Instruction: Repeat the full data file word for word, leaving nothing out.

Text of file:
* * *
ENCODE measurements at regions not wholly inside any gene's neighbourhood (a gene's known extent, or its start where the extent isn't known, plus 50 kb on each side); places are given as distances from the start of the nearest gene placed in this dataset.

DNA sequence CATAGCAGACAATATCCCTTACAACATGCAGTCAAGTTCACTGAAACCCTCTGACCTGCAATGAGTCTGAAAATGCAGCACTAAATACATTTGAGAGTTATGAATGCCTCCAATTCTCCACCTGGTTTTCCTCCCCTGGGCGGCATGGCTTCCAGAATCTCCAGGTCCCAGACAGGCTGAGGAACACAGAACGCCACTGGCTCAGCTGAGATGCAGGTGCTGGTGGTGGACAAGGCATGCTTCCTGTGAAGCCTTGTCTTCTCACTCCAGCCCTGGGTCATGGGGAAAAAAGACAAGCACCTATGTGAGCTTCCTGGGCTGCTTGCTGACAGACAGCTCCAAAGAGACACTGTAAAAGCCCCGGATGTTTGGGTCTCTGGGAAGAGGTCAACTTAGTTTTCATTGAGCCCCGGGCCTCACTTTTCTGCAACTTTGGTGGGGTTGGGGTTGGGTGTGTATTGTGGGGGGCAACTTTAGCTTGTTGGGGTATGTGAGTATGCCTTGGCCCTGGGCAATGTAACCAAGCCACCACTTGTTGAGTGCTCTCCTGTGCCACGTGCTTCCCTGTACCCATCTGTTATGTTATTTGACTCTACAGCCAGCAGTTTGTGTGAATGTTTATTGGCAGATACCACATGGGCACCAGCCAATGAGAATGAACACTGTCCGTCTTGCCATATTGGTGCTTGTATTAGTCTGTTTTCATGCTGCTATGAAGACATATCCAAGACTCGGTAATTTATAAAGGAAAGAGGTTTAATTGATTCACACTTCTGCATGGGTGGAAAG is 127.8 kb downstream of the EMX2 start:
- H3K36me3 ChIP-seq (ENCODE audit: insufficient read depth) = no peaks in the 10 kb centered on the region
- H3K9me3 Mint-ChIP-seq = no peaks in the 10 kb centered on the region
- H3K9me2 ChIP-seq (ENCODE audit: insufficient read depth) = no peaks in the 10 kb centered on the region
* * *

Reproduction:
ENCODE measurements at regions not wholly inside any gene's neighbourhood (a gene's known extent, or its start where the extent isn't known, plus 50 kb on each side); places are given as distances from the start of the nearest gene placed in this dataset.

DNA sequence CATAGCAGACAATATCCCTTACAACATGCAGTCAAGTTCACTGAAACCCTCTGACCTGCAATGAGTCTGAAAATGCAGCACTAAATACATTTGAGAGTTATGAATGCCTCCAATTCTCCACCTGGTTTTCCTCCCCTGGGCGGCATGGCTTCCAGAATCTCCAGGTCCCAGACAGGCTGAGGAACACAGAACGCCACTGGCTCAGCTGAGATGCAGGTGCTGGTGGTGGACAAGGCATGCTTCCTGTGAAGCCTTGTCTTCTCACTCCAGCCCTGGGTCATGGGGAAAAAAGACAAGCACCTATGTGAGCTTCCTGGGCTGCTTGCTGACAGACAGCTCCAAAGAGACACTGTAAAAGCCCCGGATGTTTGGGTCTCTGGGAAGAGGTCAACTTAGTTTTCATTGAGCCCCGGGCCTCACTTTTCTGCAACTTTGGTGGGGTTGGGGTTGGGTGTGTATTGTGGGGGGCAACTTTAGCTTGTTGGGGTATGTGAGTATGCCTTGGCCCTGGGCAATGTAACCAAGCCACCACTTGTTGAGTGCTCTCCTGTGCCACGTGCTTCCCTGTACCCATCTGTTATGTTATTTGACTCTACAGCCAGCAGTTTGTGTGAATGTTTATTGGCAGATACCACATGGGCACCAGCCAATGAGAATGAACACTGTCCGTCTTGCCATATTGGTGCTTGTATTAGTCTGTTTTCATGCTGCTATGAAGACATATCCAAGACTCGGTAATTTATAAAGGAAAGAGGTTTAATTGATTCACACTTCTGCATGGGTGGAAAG is 127.8 kb downstream of the EMX2 start:
- H3K36me3 ChIP-seq (ENCODE audit: insufficient read depth) = no peaks in the 10 kb centered on the region
- H3K9me3 Mint-ChIP-seq = no peaks in the 10 kb centered on the region
- H3K9me2 ChIP-seq (ENCODE audit: insufficient read depth) = no peaks in the 10 kb centered on the region